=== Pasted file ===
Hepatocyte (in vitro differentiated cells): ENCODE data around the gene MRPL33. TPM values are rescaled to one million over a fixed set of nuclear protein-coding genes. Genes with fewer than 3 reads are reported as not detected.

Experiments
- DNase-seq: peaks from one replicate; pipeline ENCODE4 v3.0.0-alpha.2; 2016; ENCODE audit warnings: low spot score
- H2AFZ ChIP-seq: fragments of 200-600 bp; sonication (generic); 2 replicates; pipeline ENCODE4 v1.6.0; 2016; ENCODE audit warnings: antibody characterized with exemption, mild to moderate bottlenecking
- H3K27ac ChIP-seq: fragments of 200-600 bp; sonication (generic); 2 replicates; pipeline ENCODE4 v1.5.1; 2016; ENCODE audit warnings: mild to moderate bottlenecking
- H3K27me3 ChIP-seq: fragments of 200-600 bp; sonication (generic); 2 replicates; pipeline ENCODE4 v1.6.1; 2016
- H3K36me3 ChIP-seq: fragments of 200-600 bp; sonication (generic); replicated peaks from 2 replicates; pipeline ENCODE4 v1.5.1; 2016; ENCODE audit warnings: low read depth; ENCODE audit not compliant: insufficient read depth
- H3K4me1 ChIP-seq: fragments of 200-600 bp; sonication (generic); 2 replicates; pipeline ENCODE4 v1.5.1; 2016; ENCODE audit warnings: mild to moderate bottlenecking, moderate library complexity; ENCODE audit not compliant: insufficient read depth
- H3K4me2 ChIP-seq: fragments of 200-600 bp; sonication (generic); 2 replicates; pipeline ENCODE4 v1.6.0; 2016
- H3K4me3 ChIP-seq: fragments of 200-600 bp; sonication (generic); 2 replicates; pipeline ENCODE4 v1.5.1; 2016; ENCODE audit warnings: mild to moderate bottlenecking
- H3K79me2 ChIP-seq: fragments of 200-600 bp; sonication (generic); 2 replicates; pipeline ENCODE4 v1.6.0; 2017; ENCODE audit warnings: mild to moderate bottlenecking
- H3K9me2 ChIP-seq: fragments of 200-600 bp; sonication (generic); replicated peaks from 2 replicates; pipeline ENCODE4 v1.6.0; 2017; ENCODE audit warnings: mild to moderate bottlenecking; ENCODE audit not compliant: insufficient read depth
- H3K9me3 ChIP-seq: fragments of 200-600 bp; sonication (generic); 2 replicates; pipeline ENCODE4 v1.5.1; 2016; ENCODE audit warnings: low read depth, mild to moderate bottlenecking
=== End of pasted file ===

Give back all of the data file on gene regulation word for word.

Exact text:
Hepatocyte (in vitro differentiated cells): ENCODE data around the gene MRPL33. TPM values are rescaled to one million over a fixed set of nuclear protein-coding genes. Genes with fewer than 3 reads are reported as not detected.

Experiments
- DNase-seq: peaks from one replicate; pipeline ENCODE4 v3.0.0-alpha.2; 2016; ENCODE audit warnings: low spot score
- H2AFZ ChIP-seq: fragments of 200-600 bp; sonication (generic); 2 replicates; pipeline ENCODE4 v1.6.0; 2016; ENCODE audit warnings: antibody characterized with exemption, mild to moderate bottlenecking
- H3K27ac ChIP-seq: fragments of 200-600 bp; sonication (generic); 2 replicates; pipeline ENCODE4 v1.5.1; 2016; ENCODE audit warnings: mild to moderate bottlenecking
- H3K27me3 ChIP-seq: fragments of 200-600 bp; sonication (generic); 2 replicates; pipeline ENCODE4 v1.6.1; 2016
- H3K36me3 ChIP-seq: fragments of 200-600 bp; sonication (generic); replicated peaks from 2 replicates; pipeline ENCODE4 v1.5.1; 2016; ENCODE audit warnings: low read depth; ENCODE audit not compliant: insufficient read depth
- H3K4me1 ChIP-seq: fragments of 200-600 bp; sonication (generic); 2 replicates; pipeline ENCODE4 v1.5.1; 2016; ENCODE audit warnings: mild to moderate bottlenecking, moderate library complexity; ENCODE audit not compliant: insufficient read depth
- H3K4me2 ChIP-seq: fragments of 200-600 bp; sonication (generic); 2 replicates; pipeline ENCODE4 v1.6.0; 2016
- H3K4me3 ChIP-seq: fragments of 200-600 bp; sonication (generic); 2 replicates; pipeline ENCODE4 v1.5.1; 2016; ENCODE audit warnings: mild to moderate bottlenecking
- H3K79me2 ChIP-seq: fragments of 200-600 bp; sonication (generic); 2 replicates; pipeline ENCODE4 v1.6.0; 2017; ENCODE audit warnings: mild to moderate bottlenecking
- H3K9me2 ChIP-seq: fragments of 200-600 bp; sonication (generic); replicated peaks from 2 replicates; pipeline ENCODE4 v1.6.0; 2017; ENCODE audit warnings: mild to moderate bottlenecking; ENCODE audit not compliant: insufficient read depth
- H3K9me3 ChIP-seq: fragments of 200-600 bp; sonication (generic); 2 replicates; pipeline ENCODE4 v1.5.1; 2016; ENCODE audit warnings: low read depth, mild to moderate bottlenecking